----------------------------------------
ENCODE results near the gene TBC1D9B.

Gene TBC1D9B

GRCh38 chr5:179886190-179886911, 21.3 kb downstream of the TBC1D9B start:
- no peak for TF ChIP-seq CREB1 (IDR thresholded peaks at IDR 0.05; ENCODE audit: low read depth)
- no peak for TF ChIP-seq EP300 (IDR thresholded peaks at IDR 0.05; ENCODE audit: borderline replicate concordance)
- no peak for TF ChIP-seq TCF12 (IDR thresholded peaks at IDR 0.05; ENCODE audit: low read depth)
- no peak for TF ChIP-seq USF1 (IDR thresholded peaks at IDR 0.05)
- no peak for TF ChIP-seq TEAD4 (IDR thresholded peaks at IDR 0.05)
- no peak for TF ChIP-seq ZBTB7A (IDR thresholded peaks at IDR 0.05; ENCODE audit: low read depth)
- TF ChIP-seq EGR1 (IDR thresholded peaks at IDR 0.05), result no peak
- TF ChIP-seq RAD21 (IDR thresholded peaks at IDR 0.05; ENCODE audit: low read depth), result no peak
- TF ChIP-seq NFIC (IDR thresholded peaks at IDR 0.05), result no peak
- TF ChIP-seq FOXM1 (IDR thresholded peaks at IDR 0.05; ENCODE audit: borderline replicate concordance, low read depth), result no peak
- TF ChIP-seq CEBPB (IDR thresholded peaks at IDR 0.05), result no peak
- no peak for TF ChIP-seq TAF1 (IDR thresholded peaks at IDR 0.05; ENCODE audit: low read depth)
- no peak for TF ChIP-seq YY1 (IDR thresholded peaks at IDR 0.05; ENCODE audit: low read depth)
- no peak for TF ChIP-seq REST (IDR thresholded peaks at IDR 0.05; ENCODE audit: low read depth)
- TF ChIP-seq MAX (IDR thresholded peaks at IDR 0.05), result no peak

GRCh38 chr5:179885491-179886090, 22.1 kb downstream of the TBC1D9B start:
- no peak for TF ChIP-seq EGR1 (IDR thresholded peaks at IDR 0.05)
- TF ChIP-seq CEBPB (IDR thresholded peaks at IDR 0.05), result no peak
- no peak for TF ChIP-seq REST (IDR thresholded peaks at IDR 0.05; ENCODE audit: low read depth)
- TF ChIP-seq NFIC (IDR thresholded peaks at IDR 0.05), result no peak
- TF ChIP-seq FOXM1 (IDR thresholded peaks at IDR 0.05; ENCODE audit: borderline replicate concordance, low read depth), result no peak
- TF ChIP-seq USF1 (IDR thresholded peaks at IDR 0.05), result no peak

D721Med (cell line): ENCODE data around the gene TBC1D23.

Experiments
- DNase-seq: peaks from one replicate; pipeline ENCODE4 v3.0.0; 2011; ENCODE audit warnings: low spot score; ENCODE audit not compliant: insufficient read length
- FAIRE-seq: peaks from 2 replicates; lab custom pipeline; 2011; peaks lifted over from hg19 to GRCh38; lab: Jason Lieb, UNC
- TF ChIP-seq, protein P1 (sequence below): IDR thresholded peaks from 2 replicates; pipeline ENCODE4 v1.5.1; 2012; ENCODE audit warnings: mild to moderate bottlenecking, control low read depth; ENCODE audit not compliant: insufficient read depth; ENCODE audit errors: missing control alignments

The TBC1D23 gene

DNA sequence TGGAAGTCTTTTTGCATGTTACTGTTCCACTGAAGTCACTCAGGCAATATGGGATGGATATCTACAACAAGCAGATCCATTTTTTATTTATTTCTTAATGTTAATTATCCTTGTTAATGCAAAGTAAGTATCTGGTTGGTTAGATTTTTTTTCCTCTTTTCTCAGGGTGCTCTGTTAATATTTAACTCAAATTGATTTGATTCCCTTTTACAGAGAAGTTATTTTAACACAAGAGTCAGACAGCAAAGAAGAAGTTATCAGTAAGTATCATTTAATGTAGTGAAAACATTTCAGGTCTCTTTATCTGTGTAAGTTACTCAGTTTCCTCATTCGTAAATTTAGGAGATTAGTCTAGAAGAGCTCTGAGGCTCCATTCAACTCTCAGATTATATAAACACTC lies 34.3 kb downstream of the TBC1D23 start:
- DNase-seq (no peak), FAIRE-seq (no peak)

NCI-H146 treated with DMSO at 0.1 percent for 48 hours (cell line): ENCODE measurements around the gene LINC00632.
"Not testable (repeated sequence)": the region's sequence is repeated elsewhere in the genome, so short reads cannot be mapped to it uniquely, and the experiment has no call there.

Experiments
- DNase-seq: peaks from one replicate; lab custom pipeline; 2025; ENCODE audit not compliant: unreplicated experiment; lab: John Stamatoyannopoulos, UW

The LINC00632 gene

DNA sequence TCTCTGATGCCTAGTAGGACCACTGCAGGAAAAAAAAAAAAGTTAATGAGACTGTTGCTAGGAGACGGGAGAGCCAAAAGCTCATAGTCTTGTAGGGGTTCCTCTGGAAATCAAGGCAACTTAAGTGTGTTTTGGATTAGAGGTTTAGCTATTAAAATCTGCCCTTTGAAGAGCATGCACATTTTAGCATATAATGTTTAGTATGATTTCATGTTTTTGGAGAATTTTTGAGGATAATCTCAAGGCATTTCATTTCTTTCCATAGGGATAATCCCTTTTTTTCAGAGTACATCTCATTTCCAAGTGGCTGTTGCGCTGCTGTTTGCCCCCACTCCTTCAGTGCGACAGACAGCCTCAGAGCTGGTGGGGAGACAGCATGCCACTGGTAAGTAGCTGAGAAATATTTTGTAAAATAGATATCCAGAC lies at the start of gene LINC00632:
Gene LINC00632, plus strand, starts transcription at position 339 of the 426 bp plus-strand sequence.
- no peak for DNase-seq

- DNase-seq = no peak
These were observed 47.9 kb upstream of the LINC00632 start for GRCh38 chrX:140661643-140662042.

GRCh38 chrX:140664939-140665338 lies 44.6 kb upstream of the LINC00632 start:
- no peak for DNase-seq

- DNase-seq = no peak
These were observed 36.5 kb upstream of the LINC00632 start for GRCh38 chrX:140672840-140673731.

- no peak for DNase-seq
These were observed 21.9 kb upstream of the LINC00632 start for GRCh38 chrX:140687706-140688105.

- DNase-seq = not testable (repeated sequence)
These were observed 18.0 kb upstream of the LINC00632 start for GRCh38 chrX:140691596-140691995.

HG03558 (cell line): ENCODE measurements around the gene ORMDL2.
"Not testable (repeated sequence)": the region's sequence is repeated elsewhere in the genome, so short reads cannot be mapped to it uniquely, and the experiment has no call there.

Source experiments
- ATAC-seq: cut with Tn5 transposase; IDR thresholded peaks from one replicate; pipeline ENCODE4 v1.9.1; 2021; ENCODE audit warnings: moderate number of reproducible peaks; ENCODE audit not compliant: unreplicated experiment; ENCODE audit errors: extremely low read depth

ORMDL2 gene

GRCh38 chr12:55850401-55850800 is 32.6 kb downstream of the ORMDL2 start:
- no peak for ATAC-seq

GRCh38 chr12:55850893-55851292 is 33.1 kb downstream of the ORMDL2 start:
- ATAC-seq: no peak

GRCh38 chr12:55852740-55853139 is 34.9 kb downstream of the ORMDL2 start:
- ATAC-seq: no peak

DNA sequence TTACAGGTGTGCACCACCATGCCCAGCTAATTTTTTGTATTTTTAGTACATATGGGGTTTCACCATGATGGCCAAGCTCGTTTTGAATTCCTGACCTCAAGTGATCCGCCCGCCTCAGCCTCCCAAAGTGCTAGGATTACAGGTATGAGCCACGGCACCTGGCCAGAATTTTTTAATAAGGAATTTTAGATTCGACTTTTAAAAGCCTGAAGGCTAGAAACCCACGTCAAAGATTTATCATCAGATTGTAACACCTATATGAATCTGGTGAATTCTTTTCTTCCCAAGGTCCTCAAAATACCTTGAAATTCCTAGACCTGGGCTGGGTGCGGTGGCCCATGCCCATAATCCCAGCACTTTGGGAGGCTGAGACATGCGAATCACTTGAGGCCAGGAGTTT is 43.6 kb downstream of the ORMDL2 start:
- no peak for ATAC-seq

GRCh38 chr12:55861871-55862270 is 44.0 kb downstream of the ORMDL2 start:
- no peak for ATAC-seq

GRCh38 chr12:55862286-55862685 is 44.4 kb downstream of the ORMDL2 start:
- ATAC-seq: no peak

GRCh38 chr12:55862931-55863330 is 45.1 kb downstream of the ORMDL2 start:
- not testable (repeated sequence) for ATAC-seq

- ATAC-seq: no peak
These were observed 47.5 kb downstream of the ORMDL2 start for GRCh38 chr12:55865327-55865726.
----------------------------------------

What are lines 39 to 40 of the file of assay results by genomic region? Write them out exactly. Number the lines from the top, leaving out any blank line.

DNA sequence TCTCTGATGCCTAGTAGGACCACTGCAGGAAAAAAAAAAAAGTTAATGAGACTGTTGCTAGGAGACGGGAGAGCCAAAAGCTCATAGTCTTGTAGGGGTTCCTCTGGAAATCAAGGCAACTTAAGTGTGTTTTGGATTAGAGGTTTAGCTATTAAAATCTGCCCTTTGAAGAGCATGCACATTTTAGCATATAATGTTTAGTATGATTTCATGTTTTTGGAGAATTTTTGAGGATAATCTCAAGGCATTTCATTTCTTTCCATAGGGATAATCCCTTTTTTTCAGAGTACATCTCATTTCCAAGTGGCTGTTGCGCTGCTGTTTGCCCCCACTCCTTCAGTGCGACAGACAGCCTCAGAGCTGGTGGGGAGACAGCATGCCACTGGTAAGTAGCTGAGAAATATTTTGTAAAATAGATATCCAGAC lies at the start of gene LINC00632:
Gene LINC00632, plus strand, starts transcription at position 339 of the 426 bp plus-strand sequence.